Dama Gazelle

Dama Gazelle

Addra gazelle, Ariel, Nanger, Ril, Mhorr gazelle

Nanger dama
Population size
Bnelow 500
Life Span
12-19 years
Top speed
km/h mph 
kg lbs 
cm inch 
cm inch 

The dama gazelle (Nanger dama ) also known as the addra gazelle or mhorr gazelle, is a species of gazelle. It lives in Africa, in the Sahara desert and the Sahel. A critically endangered species, it has disappeared from most of its former range due to overhunting and habitat loss, and natural populations only remain in Chad, Mali, and Niger. Its habitat includes grassland, shrubland, semi-deserts, open savanna and mountain plateaus. Its diet includes grasses, leaves (especially Acacia leaves), shoots, and fruit.

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In Niger, the dama gazelle has become a national symbol. Under the Hausa name meyna or ménas, the dama gazelle appears on the badge of the Niger national football team, who are popularly called the Ménas.

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Dama gazelle is definitely one of the most elegant and graceful creatures around the globe. Additionally, it's the largest gazelle in the world. This adorable animal is endemic to arid habitats, found along the southern edges of the Sahara Desert. Unfortunately, Dama gazelle is now threatened with total extinction as a result of local climate change, encroachment, frequent military and civil conflict as well as excessive hunting. Gazelles are even-toed ungulates (otherwise called hoofed animals), which means that they exhibit an equal number of functional toes on each of their feet. These animals are widespread throughout Africa and Asia, where they are represented by 19 species.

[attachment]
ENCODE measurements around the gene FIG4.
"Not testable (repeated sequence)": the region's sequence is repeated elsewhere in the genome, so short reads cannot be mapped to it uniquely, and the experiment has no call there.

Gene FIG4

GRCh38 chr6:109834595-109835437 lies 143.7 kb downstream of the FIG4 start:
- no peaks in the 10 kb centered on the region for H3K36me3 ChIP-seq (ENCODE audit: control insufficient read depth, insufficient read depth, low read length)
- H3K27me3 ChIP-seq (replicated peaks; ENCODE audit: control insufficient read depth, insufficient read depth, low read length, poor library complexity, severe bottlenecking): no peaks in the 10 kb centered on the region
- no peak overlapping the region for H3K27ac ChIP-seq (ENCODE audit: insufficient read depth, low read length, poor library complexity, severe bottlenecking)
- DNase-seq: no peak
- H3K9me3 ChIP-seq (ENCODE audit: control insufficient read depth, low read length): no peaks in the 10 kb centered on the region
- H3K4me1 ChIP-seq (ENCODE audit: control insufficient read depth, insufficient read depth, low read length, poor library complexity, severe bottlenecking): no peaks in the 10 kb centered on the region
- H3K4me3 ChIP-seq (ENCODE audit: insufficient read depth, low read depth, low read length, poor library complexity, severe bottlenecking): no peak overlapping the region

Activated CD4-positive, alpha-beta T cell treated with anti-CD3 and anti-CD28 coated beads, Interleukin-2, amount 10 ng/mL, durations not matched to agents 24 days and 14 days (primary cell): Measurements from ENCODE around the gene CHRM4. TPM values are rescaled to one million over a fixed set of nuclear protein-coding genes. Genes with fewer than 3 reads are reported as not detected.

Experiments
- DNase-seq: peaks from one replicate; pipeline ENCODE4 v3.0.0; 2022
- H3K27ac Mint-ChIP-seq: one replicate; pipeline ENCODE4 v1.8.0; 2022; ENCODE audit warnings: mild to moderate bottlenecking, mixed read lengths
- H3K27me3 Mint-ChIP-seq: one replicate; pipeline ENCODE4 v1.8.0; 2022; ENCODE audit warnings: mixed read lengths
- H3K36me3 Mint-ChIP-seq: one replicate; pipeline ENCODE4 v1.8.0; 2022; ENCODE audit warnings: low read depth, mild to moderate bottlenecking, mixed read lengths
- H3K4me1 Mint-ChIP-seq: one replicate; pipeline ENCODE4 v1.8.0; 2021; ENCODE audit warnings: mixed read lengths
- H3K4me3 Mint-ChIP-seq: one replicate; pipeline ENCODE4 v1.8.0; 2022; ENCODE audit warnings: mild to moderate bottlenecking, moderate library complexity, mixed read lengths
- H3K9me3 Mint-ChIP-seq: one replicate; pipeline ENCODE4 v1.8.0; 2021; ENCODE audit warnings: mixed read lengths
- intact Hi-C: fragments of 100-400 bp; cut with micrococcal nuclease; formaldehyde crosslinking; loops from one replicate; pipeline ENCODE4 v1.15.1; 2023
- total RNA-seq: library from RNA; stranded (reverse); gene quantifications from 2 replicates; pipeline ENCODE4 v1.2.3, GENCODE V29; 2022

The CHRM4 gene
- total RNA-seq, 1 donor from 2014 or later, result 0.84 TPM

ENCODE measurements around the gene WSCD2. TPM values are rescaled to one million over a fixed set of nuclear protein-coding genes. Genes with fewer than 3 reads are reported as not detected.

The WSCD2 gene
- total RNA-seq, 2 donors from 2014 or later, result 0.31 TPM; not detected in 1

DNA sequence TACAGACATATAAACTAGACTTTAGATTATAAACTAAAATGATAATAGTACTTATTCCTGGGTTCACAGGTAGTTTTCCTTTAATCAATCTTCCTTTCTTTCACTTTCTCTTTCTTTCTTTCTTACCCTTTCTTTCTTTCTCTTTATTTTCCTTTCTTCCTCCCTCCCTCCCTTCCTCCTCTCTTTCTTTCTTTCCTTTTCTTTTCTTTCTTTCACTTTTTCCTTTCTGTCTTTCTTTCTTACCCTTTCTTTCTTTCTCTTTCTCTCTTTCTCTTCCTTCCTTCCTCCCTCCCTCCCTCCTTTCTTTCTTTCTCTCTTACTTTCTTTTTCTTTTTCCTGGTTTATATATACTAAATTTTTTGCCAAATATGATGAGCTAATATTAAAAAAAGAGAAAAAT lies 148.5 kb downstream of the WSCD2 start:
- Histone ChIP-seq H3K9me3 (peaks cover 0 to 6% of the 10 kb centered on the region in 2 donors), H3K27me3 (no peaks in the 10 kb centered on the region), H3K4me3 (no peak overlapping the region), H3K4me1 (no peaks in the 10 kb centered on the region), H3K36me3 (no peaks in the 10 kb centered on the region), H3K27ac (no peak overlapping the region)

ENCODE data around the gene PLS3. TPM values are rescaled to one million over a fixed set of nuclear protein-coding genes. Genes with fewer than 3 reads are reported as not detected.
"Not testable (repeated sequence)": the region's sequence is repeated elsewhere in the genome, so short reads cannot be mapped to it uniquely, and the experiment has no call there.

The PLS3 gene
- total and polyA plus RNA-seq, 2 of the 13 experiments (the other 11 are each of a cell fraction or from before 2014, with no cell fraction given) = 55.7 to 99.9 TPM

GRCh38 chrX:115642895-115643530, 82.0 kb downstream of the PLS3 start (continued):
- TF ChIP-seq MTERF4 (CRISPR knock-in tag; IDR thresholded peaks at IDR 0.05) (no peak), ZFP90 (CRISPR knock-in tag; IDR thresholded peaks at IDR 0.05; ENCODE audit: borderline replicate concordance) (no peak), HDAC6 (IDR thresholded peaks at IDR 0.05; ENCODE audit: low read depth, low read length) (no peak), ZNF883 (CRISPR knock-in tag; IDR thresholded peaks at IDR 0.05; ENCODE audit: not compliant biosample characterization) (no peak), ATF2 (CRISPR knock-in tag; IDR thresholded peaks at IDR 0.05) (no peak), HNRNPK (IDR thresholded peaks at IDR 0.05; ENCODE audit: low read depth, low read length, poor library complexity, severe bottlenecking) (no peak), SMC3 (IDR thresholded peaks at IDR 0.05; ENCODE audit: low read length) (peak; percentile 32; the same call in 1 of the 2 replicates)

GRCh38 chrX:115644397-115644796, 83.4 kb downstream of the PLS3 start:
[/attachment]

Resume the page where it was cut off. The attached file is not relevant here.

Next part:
These mammals are native to the region of African Sahel as well as Sahara Desert. Their former range used to cover Morocco and Egypt. Because of overhunting on this species, Dama gazelles are now found exclusively at the junction of Senegal (where they exist due to reintroduction) and Sudan (Chad; Mali; Niger). Preferred types of habitat for these gazelles are grasslands and semi-desert terrains. Nevertheless, they are often seen in marginal environments. They typically occupy stony plains, plateaus as well as mountain foothills.

Dama Gazelle habitat map

Climate zones

Dama Gazelle habitat map

Habits and Lifestyle

Dama gazelles are diurnal and highly social creatures. They are known to gather into mixed groups of 10 - 20 individuals, including a single dominant male. The latter usually displays its social status by horning surrounding bushes and grasses. The dominant male may also remain apart from the herd, which is also a dominance display. Members of these herds spend their daytime hours travelling in search of suitable vegetation and water sources. Dama gazelles exhibit seasonal migration. With the onset of winter, they congregate in large groups of several hundred individuals in order to travel north to the Sahara desert. They will return to their Sahel range only by the dry season. Male Dama gazelles may use their horns in threat displays. These are demonstrations of their power, during which they usually perform head shaking and 'pretend' fights. Dama gazelles communicate with each other primarily through body language.

Group name
Seasonal behavior

Diet and Nutrition

Dama gazelles are herbivores (folivores), they maintain grazing diet, which generally consists of shrubs, herbs as well as coarse desert grasses. Additionally, these animals are known to favor Acacia tree leaves.

Mating Habits

6-6.5 months
1 calf